synergistic effect of corrosion and mechanical performance. Other than basic immersion tests and electrochemical tests, the standardized accelerating tests of environmentally assisted cracking, fracture and fatigue are critical to materials selection in the oil and gas industry. Industry accepted test methods will contribute to accelerated insertion of advanced materials.

19  Advanced Materials in Oil and Gas Production

MATERIALS SELECTION IN OIL AND GAS PRODUCTION The materials selection in oil and gas industry typically follows industry standards and operator’s own technical specification. The use of technical standards is supplemented, where necessary, by fit-for-service testing. Because of safety and other consequences, the choice of materials is usually highly conservative. Although conservative materials choice ensures safety, there are other risks associated with such a choice: ■■ If a more corrosion resistant alloy than required is specified, it results in increased project costs as well as potential delays in procuring the needed materials, fabrication, etc. ■■ If a higher than necessary derating of the material is assumed (i.e. if it is assumed that the material strength decreases faster with an increase in temperature than is true), it would require building thicker-walled piping that, in turn, would drive up the project costs significantly without providing any extra benefit. Nevertheless, actual statistics on materials properties are not incorporated in the standards and design codes. ■■ Additionally, the bottom hole environmental conditions can become more severe as the well ages. It is possible that the chloride concentration increas-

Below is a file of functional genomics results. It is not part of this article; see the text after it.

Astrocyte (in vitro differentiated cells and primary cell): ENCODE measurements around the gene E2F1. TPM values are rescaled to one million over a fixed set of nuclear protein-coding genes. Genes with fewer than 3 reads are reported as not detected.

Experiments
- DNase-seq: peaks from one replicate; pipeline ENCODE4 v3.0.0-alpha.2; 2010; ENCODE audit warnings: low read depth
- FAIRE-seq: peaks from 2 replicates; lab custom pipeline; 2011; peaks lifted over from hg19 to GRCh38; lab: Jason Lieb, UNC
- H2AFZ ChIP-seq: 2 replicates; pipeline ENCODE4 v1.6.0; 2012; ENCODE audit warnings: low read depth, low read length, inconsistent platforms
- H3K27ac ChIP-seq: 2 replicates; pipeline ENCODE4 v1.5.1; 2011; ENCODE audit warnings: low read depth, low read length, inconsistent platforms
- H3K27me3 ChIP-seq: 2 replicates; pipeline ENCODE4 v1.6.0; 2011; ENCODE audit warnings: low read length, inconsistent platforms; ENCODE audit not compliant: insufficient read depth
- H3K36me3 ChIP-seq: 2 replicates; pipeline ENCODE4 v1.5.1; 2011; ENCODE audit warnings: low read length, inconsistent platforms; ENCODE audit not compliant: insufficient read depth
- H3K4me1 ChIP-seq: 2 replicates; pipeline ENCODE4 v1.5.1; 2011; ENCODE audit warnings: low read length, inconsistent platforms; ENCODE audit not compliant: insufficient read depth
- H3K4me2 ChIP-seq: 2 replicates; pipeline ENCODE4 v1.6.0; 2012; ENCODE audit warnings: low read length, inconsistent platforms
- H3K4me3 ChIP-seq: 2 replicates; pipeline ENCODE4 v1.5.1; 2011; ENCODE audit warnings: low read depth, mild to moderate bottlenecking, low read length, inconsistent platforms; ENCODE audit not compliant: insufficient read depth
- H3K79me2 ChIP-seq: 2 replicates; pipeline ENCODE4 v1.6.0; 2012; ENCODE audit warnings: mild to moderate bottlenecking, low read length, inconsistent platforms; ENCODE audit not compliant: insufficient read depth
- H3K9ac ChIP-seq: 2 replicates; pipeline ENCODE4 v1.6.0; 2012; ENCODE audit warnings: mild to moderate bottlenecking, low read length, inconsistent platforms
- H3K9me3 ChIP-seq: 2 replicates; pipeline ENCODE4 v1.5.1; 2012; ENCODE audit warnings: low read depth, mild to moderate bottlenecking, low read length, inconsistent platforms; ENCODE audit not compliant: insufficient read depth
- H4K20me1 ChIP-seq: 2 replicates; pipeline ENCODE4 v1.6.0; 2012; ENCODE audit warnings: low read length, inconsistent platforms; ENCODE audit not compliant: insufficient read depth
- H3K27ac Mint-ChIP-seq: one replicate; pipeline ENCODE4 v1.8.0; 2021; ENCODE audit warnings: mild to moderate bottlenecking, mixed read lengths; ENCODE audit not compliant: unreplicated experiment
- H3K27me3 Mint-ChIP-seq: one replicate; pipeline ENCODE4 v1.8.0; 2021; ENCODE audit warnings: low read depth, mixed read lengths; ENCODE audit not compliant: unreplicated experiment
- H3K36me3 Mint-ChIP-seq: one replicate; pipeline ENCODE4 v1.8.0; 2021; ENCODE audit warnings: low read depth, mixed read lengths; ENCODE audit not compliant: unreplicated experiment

es with time as the hydrocarbons are withdrawn and the hydrogen sulfide concentration can also increase. In such a case, an originally conservative choice may no longer be adequate. Therefore, it is important that the selection process is informed by the range of conditions that can be encountered during the life of the well as well as by the performance of materials in these environments..